Hello I am wanting to start doing some research work on the R.M.S. Titanic and I know that I'll need a pen to write with and notebooks. Will I need to have anything else? Any answers will be accepted and appreciated thank you.
I didn't know which would be the best place to ask this question, so I will start here....is there a topic that specifically deals with books on the Titanic? It seems there are so many out there and it would be nice to have one place where people could list books they have read and maybe recommend certain ones. Is there a place that lists the books outside of the discussion boards?
Deborah, there's a whole section of the ET discussion board labelled 'Titanic Books'. There you will find comments and recommendations in plenty. You should also check out Michael Tennaro's excellent Titanic Book Site, which is here:
I am not sure what you are doing Nathan...but maybe you should get a bunch of folders to organize your research topics before finally putting it together...like one for the White Star Line itself, one about the ship's conception/construction, etc.
Bear in mind that newspaper accounts were then (as now) often inaccurate and sensationalised, but there are compilations available in book form, for example:
'The Titanic Disaster as reported in the British National Press April-July 1912' - Dave Bryceson.
'Extra Titanic. The Story of the Disaster in the Newspapers of the Day' - Eric Caren & Steve Goldman.
You might also like to try one of the pot-boiler books which appeared very soon after the disaster back in 1912 and were basically drawn from newspaper accounts of the time. Here's one which you can read online:
Herman Melville summed up the requirements for an author in Moby Dick. "Time, strength, cash and patience."
Anybody who expects to achieve something new in this field will need all four, especially the cash. Hunting though old newspapers and documents and copying them is a costly exercise. Have a look at the cost of the gallery assembled by Phil Gowan and Brian Meister and generously added to this site. Then look at the work and time involved. It's not easy to do anything new and original.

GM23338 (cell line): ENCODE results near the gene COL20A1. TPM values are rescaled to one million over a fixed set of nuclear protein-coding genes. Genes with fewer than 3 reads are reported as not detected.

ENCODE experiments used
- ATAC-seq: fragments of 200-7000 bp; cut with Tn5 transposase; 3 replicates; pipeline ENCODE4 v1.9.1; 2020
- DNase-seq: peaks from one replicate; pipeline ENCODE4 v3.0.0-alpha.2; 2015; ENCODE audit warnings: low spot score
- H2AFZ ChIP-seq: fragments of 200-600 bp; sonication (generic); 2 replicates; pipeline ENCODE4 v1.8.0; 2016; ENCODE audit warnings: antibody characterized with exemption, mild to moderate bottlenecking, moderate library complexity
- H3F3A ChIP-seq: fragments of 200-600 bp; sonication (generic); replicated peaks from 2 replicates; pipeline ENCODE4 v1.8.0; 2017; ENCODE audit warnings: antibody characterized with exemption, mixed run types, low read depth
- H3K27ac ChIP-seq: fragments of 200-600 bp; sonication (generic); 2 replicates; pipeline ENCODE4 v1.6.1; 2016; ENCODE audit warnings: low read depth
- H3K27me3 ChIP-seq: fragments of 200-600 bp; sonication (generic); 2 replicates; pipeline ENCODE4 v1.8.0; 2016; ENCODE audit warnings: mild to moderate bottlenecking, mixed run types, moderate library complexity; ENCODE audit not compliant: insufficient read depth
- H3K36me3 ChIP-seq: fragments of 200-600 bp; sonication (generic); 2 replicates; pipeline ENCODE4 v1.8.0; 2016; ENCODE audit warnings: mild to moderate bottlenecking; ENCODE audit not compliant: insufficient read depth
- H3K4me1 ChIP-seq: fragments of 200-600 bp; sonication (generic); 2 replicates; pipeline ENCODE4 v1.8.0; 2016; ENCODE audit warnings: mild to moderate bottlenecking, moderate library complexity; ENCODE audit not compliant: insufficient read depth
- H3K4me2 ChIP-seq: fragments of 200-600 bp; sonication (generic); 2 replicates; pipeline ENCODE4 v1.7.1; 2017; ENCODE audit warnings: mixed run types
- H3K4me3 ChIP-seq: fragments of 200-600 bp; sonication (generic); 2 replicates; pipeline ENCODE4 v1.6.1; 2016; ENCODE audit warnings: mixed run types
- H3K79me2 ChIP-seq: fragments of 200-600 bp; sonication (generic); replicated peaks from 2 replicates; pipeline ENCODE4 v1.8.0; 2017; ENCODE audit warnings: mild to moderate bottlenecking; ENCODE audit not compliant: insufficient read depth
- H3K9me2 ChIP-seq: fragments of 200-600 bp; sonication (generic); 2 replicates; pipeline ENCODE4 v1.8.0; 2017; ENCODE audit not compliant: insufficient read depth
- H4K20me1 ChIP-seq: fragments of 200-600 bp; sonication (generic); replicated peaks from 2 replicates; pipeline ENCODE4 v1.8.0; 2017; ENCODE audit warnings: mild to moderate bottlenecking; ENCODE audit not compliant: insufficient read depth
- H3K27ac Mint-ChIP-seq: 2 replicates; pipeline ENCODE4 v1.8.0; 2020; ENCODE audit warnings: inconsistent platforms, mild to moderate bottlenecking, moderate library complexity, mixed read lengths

Time, patience, files for all the data and documents you collect, money to pay for what you need...where do I even start? Nathan, you might want to check out the links I found on this Google.com Hotlink for some direction. Beyond that, You'll pretty much have to learn by doing.
I would echo what others have said here and especially Daves's comment that it's not easy to come up with something new. There are plenty of people who can write, but to make a success of it you need to have something to write about, and that's the hard part! So I would say this to all would-be writers - first learn research skills, then get experience in analysis of data and the sifting of facts from speculation, rumour and wishful thinking. Finally, develop the all-important 'jigsaw' skill of assembling a cohesive whole from a multitude of parts.
Don't be too ambitious with your first efforts - by all means aspire to writing the definitive and complete history of the Titanic disaster when you have more experience (and more time), but make a start with something more manageable. If your main interest is people, for instance, find out all you can about one family or one group (the teenage lift attendants, for instance, or passengers who had links with your own State or County). But make sure you are researching a group about whom little is known. Of course it's a lot easier to choose people about whom a lot has been written, but that would be missing the point of the exercise.
If your own researches deliver enough information and you're satisfied that it's both accurate and original, write a feature which can be 'published' at no cost on a website like this one. Learn from the responses and feedback that you get from your first efforts. Every great enterprise must start from small beginnings.